Remember the original run of Star Trek films? The ones that hit between 1979 and 1991? If you don’t, there was a popular axiom at the time that dictated that every other entry would be good. With Trek, fans reasoned that the even-numbered entries wound up being the best. Now another Paramount franchise is beginning to develop a similar pattern, except this time it’s the odd-numbered installments that seem to knock it out of the park.
In a remarkable return to form for the series, Christopher Landon’s Paranormal Activity: The Marked Ones is heads and tails better than 2012’s Paranormal Activity 4 and 2010’s Paranormal Activity 2 (right now it’s neck and neck with PA3 for me). It also expands the universe of these films in a way that gives the upcoming sixth film a shot at breaking the “every other movie” pattern. An entertaining and successful crowd pleaser in almost every way, The Marked Ones also happens to be the “biggest” entry to date by far. Also, while it may feel like a spin-off, the film is very much in canon. When all is said and done for the series and the Blu-ray boxed set comes out, I wouldn’t be surprised if they shifted the numbers to make this the official 5th entry.
One of the things that really works about The Marked Ones is that the film realizes what PA4 seemingly forgot. Found footage doesn’t have to be boring. It’s such an established shooting style/conceit at this point that the audience accepts that a character is filming without needing to be constantly reminded of it. There are a few moments early on that address the presence of the camera but, for the most part, the film allows itself to unfold as organically as any other cinematic experience.
It also doesn’t hurt that the characters really pop here. Andrew Jacobs’ Jesse is a sympathetic and engaging lead surrounded by a supporting cast of empathetic characters led by his best friend Hector (Jorge Diaz). PA4’s Alex seemingly had no other life outside of filming things, asking people to film things and being unknowingly filmed while doing boring things. Everyone around her seemed to wander around doing pretty much nothing. Here, you get a rich sense of family from Jesse’s home life. This is a good kid surrounded by good people (including a hilarious grandmother) who have actual shit going on in their lives and you don’t want anything bad to happen to them. Except it does.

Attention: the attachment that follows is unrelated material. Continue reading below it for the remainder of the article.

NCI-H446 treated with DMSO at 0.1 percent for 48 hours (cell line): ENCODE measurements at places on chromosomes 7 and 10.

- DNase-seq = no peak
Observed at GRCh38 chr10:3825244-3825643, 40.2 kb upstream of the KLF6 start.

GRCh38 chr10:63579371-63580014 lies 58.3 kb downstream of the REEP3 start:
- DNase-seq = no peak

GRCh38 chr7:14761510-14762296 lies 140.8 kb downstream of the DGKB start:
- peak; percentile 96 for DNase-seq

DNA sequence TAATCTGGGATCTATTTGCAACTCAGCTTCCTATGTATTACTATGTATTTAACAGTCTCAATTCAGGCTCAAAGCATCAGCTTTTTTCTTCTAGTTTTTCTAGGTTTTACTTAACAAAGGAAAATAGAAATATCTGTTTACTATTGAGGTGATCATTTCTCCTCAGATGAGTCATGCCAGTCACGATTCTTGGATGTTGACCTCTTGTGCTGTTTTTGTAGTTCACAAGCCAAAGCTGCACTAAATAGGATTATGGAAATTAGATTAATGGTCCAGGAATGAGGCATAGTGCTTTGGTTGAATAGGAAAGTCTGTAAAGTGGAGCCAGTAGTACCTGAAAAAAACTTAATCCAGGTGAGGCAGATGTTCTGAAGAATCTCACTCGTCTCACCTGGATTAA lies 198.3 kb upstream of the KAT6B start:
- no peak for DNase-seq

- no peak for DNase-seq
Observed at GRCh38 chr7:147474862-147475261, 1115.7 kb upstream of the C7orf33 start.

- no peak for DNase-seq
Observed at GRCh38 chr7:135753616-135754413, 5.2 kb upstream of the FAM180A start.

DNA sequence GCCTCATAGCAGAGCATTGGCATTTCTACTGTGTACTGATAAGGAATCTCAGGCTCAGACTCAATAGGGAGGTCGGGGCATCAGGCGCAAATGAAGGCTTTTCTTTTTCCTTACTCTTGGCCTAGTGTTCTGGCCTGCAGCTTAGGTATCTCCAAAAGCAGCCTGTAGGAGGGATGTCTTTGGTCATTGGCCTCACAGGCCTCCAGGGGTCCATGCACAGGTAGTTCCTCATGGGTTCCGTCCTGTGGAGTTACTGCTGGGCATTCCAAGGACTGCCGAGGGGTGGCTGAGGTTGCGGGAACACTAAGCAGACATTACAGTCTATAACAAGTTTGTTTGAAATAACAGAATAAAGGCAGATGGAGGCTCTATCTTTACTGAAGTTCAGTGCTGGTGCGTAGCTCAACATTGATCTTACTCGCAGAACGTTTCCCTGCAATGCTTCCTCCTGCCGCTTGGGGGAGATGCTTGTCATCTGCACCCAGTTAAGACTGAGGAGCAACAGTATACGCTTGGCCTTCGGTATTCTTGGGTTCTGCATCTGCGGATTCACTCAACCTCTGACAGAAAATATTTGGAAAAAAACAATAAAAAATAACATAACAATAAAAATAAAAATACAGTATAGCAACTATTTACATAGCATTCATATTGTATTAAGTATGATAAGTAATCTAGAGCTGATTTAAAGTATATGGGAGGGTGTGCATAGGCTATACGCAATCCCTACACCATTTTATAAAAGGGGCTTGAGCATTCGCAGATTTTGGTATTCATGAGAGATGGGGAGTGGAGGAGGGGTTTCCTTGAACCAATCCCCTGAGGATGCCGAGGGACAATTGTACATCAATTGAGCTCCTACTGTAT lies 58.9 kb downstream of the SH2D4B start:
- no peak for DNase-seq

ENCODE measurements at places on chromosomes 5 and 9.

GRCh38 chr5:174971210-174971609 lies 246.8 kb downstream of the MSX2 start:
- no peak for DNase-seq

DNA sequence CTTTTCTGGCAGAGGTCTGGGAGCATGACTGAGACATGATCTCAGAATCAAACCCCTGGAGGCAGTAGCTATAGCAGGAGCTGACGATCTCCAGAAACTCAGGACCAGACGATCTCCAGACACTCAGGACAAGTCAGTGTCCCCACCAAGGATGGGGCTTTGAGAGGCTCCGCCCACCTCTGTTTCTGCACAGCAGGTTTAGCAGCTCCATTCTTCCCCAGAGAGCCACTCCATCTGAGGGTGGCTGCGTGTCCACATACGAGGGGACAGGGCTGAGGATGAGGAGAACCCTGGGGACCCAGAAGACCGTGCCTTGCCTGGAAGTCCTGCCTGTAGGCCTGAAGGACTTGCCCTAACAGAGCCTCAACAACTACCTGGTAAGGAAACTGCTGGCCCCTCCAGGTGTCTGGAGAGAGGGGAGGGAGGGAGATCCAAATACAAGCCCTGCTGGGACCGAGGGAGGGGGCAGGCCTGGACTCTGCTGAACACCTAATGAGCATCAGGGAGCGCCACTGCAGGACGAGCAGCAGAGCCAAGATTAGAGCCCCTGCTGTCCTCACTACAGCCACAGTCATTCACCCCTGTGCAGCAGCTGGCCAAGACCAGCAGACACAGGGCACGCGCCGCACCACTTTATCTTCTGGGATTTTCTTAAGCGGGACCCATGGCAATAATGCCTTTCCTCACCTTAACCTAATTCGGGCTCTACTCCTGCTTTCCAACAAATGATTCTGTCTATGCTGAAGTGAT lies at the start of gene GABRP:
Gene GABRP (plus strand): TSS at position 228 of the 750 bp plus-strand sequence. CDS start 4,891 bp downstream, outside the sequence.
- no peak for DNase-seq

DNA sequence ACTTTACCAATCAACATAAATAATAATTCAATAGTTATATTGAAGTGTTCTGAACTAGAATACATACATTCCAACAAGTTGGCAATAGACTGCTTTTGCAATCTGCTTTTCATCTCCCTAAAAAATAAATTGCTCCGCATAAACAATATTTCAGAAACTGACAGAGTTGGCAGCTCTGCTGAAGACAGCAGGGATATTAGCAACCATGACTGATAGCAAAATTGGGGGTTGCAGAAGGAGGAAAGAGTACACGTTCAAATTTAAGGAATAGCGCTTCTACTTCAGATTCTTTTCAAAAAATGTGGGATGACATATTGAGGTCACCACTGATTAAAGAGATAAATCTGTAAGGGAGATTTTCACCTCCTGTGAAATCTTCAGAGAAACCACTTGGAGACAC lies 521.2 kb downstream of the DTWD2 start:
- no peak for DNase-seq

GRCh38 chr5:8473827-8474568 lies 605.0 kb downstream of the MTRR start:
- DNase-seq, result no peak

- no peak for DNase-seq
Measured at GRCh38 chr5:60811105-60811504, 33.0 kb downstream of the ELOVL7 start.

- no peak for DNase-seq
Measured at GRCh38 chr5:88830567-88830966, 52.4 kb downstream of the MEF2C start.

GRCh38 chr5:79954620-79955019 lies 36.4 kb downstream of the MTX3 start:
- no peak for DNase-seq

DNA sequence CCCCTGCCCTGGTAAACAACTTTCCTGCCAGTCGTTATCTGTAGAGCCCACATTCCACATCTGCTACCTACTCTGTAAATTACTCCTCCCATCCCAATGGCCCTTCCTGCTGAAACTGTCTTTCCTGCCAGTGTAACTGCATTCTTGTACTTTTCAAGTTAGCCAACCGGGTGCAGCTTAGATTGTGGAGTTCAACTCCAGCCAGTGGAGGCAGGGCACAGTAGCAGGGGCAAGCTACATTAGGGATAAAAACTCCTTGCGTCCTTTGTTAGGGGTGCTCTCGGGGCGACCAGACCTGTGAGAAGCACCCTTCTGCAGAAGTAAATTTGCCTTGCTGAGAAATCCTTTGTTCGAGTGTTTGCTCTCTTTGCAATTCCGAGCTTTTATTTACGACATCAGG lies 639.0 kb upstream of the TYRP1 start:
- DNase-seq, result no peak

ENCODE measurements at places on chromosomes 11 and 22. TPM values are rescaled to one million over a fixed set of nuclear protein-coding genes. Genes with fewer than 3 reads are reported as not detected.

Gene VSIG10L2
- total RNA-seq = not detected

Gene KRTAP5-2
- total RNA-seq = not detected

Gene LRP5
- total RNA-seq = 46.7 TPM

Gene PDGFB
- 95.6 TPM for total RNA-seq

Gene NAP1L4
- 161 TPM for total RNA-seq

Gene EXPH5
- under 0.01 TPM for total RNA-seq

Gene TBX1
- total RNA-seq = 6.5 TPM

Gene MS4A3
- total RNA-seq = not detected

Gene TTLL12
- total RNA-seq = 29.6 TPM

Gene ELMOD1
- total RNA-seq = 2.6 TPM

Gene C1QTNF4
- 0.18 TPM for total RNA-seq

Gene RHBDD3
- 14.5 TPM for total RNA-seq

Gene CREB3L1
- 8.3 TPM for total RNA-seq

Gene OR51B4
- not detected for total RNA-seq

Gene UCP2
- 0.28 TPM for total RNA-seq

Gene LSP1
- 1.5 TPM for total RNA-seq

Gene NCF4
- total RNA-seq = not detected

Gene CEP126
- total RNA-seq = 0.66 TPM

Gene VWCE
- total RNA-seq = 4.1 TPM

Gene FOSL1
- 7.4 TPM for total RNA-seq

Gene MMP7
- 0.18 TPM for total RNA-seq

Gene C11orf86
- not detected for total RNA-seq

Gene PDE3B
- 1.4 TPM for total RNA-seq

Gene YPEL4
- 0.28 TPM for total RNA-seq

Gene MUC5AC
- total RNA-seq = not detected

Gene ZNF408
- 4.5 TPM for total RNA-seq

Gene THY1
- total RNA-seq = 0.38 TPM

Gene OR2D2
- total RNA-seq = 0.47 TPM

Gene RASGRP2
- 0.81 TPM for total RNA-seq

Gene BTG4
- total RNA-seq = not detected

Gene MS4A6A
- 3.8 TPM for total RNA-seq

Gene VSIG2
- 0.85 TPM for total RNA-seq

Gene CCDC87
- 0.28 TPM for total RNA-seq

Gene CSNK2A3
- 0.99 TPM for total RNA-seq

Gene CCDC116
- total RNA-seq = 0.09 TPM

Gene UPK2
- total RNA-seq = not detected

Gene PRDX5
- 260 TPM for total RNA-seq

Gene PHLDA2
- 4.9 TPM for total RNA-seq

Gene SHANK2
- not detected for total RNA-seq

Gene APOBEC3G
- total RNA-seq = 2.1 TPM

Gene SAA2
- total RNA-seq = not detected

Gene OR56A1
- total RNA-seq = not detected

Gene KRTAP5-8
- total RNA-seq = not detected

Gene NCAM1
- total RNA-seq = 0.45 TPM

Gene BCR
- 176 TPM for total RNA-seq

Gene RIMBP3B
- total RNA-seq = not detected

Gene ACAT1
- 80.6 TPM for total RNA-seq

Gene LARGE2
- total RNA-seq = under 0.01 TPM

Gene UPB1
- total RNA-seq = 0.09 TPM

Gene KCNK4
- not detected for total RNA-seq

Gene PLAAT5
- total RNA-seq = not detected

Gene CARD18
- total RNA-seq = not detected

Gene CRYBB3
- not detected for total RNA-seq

While The Marked Ones may not have that lingering spookiness that will have you leaving your lights on when you get home from the theater (a la PA1 and PA3), it does have an unmitigated sense of fun that no other entry in the franchise can match. At times it even feels a bit like Chronicle in that regard, but that doesn’t mean they left out the scares. Even if you don’t take the fear home with you, the movie knows how to work an audience. I was startled several times alongside the crowd I saw it with (and not from empty jump-scares, but from legitimately interesting stuff).
It’s also worth noting that there’s an element of sexuality to the film that has been absent in prior entries. While every PA film to date has been rated “R”, they’ve felt fairly “PG” to me. This is the first one that really earns it. In turn, embracing the more adult aspects if its characters allows the film to up the ante when it comes to the actual horror side of things. It’s like Landon realized the ceiling for what he could do was actually a lot higher than in something like PA4 (which felt arbitrarily subdued). And where PA4 ended with a whimper, this one actually builds to a worthwhile (and legitimately fun) conclusion.
Fun, scary and remarkably cinematic within the found footage conceit, The Marked Ones might be the first Paranormal Activity movie that feels like an event film while you’re watching it. Not only does it make up for the abject disappointment of PA4, it manages to tie into the mythology of the series in a way that will invigorate anyone who has ever been a fan.